Inspired Words

These are the experiences of our volunteers in Cambodia.

December 10, 2009:Thatching the roofs

Posted in Cambodia on December 14, 2009

This is our second day of house-building. We are really starting to get the hang of it now. Framing at Site 1 was finished yesterday, but framing at Site 2 had to be completed this morning.

After framing, the roof is thatched. Then the walls and the floor are finished. For those readers who have never thatched a roof (which we presume is most of you), here is how it works: the layered straw is attached to a wooden rod about a yard long. Each piece has to overlap six inches to keep the rain out. The thatch has to be hoisted up onto the roof, where is it is hand-wired onto the cross beams. Aesthetically speaking, the appearance from below is quite pleasing. As one might imagine, a few of us had to get out of our comfort zones to climb the wooden frame walls and work on the rooftop (they say it’s best to face one’s fears). There is a great view of the countryside from up there.

One person has to stay on the ground to send up supplies by rope pulley, a forked stick or climb up and hand off to the thatcher. The supplier has to be able to respond quickly to requests such as “more wire,” “more thatch,” “camera,” “water,” and “shoes coming down.” Those who aren’t thatching have to tote dirt in wicker baskets for the floor, so as far as hard labor goes, thatching is preferred, even if one has a fear of heights.

We expect the Site 1 house to be finished tomorrow, but we will have to finish the Site 2 house on Monday. The Site 2 family’s Dream Home is a bit more ambitious than the Dream Home at Site 1.

Brian and Celeste, two of our Canadian teammates, have a unique perspective on both houses because they are filming at each site. Their objective is a time-lapse effect to show the houses progressing through various stages of construction from start to finish. The film will be used by Developing World Connections as part of an application for a $1 million media outreach project. Today Brian and Celeste hiked between the two building sites at least eight times, and they have helped out at each site, too, after setting up their equipment. They are really feeling the effects of the intense heat here and we really appreciate their efforts.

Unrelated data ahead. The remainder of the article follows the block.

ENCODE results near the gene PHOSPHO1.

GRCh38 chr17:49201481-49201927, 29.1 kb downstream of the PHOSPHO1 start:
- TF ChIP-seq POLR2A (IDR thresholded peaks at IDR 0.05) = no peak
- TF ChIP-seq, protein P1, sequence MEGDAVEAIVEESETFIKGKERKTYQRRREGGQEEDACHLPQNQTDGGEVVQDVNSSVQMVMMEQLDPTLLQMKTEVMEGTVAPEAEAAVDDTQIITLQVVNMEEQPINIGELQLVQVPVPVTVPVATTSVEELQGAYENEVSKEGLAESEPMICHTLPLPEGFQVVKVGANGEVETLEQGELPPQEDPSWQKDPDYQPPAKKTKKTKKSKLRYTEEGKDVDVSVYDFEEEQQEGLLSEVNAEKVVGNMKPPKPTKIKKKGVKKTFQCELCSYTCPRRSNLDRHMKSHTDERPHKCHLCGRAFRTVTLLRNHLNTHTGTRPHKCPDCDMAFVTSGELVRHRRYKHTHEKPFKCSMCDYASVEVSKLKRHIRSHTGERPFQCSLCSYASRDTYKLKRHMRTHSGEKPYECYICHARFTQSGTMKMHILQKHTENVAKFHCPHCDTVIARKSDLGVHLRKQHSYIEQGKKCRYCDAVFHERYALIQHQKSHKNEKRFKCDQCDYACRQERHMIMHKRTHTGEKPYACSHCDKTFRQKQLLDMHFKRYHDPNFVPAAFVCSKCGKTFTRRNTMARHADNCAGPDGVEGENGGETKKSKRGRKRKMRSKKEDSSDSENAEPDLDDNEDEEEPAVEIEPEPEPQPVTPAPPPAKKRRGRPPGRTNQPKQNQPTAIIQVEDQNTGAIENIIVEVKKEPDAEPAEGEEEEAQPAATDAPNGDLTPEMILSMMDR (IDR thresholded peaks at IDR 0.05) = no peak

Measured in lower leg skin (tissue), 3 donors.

While we are building, we ponder the many cultural contrasts that are a source of fascination to us. Here are just a few examples:

• We are sitting on the roof of our house wiring thatch and the cell phone rings in our supervisor’s pocket.
• In this country where Buddhist shrines dot the landscape, there are Christmas trees at some of the hotels.
• There are no coins in circulation and the U.S. dollar is the currency of choice.
Change is made using riel on paper – it’s about 4,000 riel to $1 U.S.
• Our bus driver is on 24-hour call and sleeps in a hammock in the bus.
• People actually wave, smile and shout hello when we walk past.
• In the countryside, laundry is hung out to dry on fences lining the street, and rice is dried on tarps on the ground.
• Gas for motorcycles is dispensed out of Pepsi bottles.
It common to see three or four people on a small moto, including little children who sit wedged between the adults.
• While the people for whom we are building houses have very few creature comforts, they have friends and family close by watching out for them. The older ones take care of the younger ones, and vice versa.
• And, have you ever heard of Cambodian gelato? Well, it exists.

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